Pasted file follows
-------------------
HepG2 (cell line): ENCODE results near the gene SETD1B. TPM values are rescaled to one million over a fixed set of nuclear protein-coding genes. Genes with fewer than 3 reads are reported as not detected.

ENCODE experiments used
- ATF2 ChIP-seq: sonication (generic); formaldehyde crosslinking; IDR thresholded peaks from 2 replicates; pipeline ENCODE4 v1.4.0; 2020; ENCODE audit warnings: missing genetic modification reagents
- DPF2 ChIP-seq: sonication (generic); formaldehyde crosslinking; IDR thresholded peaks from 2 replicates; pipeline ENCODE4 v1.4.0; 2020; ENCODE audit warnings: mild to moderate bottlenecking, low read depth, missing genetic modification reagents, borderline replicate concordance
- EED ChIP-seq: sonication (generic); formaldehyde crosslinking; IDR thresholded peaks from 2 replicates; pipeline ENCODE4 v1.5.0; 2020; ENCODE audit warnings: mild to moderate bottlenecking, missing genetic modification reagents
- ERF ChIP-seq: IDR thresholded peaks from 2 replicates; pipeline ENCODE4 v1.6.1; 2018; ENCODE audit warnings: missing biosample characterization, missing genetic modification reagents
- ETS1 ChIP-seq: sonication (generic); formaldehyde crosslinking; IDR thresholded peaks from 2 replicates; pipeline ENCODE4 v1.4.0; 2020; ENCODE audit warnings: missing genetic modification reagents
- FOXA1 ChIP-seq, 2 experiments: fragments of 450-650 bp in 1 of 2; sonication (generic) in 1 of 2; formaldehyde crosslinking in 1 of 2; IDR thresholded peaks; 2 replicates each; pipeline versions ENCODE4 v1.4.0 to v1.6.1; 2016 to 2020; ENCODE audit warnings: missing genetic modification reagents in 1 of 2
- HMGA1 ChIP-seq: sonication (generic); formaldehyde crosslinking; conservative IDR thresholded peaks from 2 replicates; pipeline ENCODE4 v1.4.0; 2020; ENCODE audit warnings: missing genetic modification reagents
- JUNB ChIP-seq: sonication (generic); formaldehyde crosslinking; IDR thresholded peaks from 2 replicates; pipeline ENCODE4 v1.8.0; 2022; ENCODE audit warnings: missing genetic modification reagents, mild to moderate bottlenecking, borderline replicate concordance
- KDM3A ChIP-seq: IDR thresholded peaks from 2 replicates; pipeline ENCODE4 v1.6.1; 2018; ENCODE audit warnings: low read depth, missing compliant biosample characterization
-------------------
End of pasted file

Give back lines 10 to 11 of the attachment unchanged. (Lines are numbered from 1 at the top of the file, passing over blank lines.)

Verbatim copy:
- JUNB ChIP-seq: sonication (generic); formaldehyde crosslinking; IDR thresholded peaks from 2 replicates; pipeline ENCODE4 v1.8.0; 2022; ENCODE audit warnings: missing genetic modification reagents, mild to moderate bottlenecking, borderline replicate concordance
- KDM3A ChIP-seq: IDR thresholded peaks from 2 replicates; pipeline ENCODE4 v1.6.1; 2018; ENCODE audit warnings: low read depth, missing compliant biosample characterization